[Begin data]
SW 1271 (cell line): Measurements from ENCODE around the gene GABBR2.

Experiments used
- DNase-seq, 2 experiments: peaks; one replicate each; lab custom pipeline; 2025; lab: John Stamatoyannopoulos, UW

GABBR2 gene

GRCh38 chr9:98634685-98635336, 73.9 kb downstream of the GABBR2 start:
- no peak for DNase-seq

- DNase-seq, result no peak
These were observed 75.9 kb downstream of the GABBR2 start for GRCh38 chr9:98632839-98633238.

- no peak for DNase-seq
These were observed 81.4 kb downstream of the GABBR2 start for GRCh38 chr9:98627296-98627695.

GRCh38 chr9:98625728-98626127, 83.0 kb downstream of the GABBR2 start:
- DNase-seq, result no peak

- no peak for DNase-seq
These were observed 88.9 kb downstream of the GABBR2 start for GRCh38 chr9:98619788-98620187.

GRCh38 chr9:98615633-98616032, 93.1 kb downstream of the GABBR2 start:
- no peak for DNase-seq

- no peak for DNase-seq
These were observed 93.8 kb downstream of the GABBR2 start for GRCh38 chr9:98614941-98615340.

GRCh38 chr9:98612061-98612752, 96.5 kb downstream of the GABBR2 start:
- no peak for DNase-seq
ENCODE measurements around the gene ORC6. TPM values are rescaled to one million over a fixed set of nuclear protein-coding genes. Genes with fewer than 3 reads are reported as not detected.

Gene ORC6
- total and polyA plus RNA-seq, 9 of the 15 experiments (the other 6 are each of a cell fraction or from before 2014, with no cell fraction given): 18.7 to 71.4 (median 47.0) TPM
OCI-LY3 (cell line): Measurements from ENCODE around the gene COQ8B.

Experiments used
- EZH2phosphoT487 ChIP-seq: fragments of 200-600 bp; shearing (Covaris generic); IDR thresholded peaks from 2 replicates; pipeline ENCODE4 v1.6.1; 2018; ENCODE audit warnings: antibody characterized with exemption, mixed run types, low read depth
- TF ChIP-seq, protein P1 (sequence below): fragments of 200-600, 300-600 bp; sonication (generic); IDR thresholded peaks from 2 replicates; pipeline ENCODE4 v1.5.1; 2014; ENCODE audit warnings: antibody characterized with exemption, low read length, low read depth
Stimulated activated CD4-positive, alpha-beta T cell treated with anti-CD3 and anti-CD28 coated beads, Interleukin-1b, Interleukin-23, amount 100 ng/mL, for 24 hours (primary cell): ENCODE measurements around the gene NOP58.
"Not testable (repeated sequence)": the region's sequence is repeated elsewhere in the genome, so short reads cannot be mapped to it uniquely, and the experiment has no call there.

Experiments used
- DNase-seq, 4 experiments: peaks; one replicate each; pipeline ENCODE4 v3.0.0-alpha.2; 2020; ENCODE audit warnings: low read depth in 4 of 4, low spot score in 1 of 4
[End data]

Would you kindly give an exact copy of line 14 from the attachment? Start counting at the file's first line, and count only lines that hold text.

These were observed 88.9 kb downstream of the GABBR2 start for GRCh38 chr9:98619788-98620187.